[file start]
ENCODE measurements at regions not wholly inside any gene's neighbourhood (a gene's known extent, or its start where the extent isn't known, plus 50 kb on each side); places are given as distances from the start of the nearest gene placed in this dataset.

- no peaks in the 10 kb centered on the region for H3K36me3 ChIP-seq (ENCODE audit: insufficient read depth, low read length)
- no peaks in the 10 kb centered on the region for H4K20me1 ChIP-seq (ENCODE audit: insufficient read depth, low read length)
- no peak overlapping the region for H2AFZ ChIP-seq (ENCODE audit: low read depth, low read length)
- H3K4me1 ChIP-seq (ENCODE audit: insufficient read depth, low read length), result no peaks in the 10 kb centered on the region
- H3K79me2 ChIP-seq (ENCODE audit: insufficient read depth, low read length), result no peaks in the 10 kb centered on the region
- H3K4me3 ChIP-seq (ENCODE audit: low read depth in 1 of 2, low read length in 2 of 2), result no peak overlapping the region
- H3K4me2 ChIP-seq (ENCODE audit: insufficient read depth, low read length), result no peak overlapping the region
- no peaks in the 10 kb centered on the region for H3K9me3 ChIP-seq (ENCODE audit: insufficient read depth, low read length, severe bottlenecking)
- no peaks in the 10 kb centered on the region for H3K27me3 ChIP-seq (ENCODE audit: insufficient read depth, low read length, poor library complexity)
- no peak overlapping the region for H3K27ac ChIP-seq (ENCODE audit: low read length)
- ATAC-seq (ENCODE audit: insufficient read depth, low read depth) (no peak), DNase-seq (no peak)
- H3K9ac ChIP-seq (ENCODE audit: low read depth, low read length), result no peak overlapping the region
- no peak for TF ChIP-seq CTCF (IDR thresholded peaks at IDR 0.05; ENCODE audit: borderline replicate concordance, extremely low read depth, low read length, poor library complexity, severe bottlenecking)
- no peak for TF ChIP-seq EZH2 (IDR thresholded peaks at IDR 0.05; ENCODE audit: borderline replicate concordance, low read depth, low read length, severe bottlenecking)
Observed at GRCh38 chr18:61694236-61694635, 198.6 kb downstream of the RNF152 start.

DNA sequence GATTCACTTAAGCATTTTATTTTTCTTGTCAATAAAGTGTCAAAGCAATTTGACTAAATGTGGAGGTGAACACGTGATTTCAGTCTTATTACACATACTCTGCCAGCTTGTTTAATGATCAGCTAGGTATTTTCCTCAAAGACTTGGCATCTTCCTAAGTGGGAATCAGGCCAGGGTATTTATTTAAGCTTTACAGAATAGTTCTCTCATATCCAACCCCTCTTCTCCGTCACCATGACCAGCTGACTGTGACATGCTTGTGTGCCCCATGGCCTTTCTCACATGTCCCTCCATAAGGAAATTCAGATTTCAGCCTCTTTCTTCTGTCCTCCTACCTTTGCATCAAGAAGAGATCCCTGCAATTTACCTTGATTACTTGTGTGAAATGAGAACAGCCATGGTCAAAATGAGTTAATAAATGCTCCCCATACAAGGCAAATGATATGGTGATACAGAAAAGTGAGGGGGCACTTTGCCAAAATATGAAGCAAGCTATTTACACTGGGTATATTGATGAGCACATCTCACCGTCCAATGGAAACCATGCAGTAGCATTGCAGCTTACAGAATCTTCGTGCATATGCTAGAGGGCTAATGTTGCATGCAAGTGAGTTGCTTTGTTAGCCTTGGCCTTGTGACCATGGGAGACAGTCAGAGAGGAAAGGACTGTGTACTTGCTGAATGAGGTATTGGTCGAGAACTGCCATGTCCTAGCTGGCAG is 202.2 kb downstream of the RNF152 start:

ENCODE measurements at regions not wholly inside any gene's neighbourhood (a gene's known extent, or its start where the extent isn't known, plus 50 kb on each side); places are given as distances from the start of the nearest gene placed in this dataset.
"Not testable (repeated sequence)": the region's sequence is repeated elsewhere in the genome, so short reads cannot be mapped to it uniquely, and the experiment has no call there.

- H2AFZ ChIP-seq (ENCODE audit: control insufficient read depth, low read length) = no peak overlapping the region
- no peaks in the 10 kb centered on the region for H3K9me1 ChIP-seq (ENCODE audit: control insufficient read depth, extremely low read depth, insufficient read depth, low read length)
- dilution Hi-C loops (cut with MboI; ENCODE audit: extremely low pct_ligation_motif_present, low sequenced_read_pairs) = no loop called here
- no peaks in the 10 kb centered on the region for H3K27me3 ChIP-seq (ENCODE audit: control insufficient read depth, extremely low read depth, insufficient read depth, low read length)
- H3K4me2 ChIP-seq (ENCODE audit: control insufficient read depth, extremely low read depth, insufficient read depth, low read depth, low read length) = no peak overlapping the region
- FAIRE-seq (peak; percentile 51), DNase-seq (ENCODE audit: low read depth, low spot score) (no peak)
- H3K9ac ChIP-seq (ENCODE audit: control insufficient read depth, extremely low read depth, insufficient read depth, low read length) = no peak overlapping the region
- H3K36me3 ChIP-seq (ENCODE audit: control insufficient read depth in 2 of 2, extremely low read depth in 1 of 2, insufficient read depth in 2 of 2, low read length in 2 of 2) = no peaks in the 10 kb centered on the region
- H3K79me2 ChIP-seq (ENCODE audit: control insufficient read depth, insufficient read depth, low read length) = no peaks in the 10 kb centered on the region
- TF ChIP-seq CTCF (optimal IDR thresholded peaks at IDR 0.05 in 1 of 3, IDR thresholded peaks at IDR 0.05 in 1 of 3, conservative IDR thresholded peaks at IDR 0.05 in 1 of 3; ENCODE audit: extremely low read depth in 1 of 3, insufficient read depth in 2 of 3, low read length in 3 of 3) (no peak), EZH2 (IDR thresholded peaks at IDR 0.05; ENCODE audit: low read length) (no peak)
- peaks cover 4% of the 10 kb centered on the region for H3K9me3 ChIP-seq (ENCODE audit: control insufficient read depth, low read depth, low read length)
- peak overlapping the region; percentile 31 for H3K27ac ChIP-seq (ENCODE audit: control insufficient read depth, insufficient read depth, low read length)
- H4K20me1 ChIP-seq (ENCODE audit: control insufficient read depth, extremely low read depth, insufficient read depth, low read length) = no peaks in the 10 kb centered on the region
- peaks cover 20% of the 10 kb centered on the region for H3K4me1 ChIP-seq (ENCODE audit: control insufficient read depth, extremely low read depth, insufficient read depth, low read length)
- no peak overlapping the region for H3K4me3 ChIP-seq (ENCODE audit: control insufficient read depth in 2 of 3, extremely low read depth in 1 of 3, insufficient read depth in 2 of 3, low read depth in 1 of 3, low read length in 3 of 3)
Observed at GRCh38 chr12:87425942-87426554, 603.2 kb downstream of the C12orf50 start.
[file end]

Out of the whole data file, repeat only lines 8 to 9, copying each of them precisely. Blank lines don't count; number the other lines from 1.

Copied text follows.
- H3K4me2 ChIP-seq (ENCODE audit: insufficient read depth, low read length), result no peak overlapping the region
- no peaks in the 10 kb centered on the region for H3K9me3 ChIP-seq (ENCODE audit: insufficient read depth, low read length, severe bottlenecking)